1 2/3 cups all-purpose flour
2 tablespoons vegetable shortening, teaspooned out
7 tablespoons cold, unsalted butter, diced
2 4-cup popover pans (or 2 4-cup 4-inch tartlet pans)

For the filling:
2 large potatoes (boiling, not baking)
Scant 1/2 cup finely chopped green onions (about 6)
4-5 ounces sharp Cheddar: 1/3 cup grated, 1/4 cup diced
2 tablespoons grated parmesan
1/4 cup Red Leicester cheese, grated (I used Gruyere)
2 tablespoons chopped parsley
4 tablespoons creme fraiche to bind (I used yogurt cheese)
Salt and pepper
Make the pastry by the usual method, then halve it, form each half into a disc, wrap in plastic wrap, and leave in the refrigerator for 20 minutes.
Preheat the oven to 400 degrees.
Meanwhile, peel and dice the potatoes, put them in a saucepan with plenty of cold water, and bring to the boil. Boil gently for 5-10 minutes, or until the cubes are cooked but still retain their shape. Drain and leave to cool.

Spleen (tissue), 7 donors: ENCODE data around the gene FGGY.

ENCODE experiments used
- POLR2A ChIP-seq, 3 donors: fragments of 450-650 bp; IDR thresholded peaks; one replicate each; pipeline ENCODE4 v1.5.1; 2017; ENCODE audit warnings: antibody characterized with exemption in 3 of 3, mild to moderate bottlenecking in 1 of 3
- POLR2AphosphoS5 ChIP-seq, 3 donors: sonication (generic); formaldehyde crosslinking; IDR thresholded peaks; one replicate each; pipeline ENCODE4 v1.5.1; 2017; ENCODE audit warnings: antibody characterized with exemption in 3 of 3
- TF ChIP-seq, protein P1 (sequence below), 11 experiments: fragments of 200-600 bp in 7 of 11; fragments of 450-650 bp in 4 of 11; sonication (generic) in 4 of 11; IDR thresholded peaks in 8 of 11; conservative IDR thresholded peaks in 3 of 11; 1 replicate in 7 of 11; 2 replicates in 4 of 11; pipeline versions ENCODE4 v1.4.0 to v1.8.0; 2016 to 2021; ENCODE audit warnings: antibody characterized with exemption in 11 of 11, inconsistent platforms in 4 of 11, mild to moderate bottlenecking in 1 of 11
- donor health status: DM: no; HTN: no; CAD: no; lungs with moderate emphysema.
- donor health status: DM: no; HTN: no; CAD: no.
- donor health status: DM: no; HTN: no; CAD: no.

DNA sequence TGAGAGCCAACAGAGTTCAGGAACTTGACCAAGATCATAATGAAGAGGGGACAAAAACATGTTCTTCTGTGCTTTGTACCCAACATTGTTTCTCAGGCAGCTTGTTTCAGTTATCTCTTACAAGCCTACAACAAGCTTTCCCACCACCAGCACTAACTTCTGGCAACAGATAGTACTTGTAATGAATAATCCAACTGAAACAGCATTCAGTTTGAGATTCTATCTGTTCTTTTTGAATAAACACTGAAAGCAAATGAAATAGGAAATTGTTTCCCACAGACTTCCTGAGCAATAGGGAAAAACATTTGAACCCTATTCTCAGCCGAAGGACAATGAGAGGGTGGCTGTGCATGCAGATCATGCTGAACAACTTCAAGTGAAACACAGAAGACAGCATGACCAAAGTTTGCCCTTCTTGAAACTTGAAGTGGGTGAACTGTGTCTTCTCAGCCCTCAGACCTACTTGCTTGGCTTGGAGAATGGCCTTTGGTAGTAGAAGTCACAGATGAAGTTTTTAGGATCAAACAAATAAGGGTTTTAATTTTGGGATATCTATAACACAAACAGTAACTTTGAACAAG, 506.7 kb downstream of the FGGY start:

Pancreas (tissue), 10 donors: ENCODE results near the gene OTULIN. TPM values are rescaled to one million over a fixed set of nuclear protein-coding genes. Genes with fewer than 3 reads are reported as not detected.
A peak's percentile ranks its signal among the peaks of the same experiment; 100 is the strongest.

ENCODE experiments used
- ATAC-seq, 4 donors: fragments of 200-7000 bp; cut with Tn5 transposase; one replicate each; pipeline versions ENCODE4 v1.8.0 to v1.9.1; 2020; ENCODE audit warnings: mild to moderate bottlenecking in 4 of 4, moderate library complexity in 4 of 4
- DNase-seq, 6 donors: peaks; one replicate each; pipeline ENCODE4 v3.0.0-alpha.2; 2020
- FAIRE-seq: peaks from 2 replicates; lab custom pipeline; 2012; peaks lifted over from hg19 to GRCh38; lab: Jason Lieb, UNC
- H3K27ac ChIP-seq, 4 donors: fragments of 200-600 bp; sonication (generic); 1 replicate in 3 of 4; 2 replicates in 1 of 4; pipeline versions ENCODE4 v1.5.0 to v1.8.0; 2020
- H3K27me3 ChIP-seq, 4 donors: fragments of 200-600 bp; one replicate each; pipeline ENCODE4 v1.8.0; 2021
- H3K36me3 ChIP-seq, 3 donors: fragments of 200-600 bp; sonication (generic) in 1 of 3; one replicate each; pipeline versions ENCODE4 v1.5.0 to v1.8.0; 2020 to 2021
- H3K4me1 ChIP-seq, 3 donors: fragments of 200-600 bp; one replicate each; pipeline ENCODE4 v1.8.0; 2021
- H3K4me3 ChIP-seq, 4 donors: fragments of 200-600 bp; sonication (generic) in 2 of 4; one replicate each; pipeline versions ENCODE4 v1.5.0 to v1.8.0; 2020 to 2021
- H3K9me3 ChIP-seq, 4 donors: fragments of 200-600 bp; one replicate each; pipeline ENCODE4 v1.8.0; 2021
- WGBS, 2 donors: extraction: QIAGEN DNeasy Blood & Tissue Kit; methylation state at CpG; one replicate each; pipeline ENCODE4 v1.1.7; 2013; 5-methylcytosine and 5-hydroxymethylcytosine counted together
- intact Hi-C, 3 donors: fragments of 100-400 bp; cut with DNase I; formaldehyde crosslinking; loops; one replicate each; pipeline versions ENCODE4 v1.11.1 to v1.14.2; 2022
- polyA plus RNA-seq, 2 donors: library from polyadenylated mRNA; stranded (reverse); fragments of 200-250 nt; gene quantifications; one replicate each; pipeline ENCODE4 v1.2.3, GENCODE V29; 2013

In a large bowl, combine the green onions, cheese, slightly cooled potato, and parsley. Bind with the creme fraiche and season with salt and pepper. Roll out one of the pastry discs, cut 8 rough circles slightly larger than the indents, and push 4 into the first tray to make the bases. Fill each with an eighth of the mixture and put the remaining 4 circles on as lids. Seal the pie edges with the back of a knife, making a little hole in each one. Repeat for the second tray with the other disc and the remaining half of the filling.
Cook for 20 minutes, (I needed about 30), by which time the pastry should be firm, beginning to turn gold,but still pale, and let the pies stand a little out of the oven in their trays before easing them out of the molds.


Sunday, 18 October 2009

Turkey Vegetable Dill Pie with Chive Biscuit Crust

This is a great way to use up leftover turkey from Thanksgiving, and can easily be adapted for chicken. The flavours of the stew are comforting and traditional, while the biscuits are crisp on top and almost dumpling-like where they meet the stew.